Vee Design is planting the seeds for the future of Shoreline
Drawing rich inspiration from the Bayside lifestyle and natural surroundings, Vee has been closely collaborating with the Lendlease team at Shoreline to create a coastal, family-friendly community that is a direct reflection of the local Redland Bay region.
Bringing Lendlease’s vision to life even before the shovel touched the soil, Vee’s Project Manager Matthew Carleton explained that as the incumbent Landscape Architect for the project, their role involves much more than planting seedlings.
“Our work at Shoreline has helped shape the streetscapes and open space designs across the community,” he said.
“The landscape for Shoreline embraces and celebrates why people choose to live in this region; the Bay. The rich and unique landscape of the Bay is the inspiration for everything. Every day, we want the community to experience the sense of the islands, the water and the sand that form the core of their lifestyle.
“Fresh, light colours coupled with the diverse textures and muted tones create a composition that is instantly recognisable for the community.”
Each project Vee undertakes provides opportunities to create innovative, thoughtful and considered designs by utilising the existing topography, tapping into a recognisable story or capturing an holistic theme that will enhance the ‘sense of place.’
Shoreline’s new community park – Jingeri Park is a 2-hectare playspace for the young and young at heart to run, jump and scale to new heights.
Drawing its name from the Danggan Balum (Five Rivers) people, Jingeri means ‘greeting all of you’ in the Yugambeh language. The perfect name for the park, the design focus is as a gathering point for the wider community, with an emphasis on sustainable, green placemaking.
“As the first of its kind in the region, Jingeri Park will attract users from all around, using an architecture language that’s both vernacular and iconic, as well as using a recognisable design language that is synonymous with the Bay,” said Matthew.
“Shaped by the history, this park will include a bespoke lighthouse and jetty play structure, inspired by the lighthouse constructed in 1864 at Cleveland Point. This site is located on both Danggan Balun (Five Rivers) and Quandamooka Country, so it was important to share and celebrate First Nations history. As the designers, we collaborated closely with the Custodians to identify culturally important features, and as such have used the celebrated Willie Wagtail bird as inspiration for a range of play elements and seating nooks.”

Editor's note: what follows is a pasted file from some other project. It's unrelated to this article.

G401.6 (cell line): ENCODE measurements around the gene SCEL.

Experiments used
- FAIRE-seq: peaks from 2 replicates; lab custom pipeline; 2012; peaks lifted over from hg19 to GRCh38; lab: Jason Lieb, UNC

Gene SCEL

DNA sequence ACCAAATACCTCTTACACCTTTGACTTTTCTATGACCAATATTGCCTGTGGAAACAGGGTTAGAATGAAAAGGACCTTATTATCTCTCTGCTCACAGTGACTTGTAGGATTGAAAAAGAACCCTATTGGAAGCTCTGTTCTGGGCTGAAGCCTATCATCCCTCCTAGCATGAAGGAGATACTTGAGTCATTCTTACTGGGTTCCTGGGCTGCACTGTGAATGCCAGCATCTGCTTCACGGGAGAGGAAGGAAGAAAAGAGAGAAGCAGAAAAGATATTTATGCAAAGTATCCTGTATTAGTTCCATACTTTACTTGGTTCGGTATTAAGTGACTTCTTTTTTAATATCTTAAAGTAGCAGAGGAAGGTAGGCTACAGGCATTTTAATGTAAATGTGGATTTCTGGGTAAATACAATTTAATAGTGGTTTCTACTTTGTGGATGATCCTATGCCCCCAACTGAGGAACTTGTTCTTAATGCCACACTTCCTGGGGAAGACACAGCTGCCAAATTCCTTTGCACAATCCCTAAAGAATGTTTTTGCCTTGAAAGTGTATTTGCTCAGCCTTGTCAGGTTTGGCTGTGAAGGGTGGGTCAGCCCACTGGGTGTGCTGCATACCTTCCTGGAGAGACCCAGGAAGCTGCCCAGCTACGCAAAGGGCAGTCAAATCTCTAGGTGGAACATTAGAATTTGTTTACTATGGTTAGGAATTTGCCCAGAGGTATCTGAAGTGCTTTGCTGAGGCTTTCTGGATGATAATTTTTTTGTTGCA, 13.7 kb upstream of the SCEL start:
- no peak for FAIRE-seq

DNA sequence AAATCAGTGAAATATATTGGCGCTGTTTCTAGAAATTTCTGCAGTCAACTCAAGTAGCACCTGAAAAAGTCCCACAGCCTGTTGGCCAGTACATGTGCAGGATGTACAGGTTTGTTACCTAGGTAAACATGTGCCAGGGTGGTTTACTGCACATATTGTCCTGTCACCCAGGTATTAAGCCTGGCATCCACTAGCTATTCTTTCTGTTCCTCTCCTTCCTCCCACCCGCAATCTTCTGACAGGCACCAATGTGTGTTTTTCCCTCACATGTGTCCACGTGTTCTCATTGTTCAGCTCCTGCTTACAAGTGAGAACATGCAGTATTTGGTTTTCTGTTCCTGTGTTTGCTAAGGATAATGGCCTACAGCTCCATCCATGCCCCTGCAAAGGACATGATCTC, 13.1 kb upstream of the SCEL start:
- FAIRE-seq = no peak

The planting palette of Jingeri Park has been a collection of iconic native species endemic to the Moreton Bay region. While natives will be the dominate feature throughout the play space, a selection of unique and unexpected subtropical plants will be featured to provide some added interest for the Shoreline community.
“Beside the three large fig frees sourced from site, we have also strategically located native shade trees in amongst spaces of rest and play areas, such as the Araucaria heterophylla (Norfolk Island pine), Banksia integrifolia (Coast Banksia) and Corymbia trachyphloia (Brown Bloodwood),” said Matt.
“Vee and Lendlease both share a collective vision that widens the horizons of where a community can live, work and play. This simple endeavour drives both Lendlease and Vee. On a day-to-day level, Vee has been fortunate to learn from Lendlease’s large and dynamic team. Through the years, Vee has broadened our skillset by learning from the Marketing, Design and Development teams. This has allowed us to align with Lendlease’s expectations to always strive for the best outcome.”
To learn more about the construction of Jingeri Park click here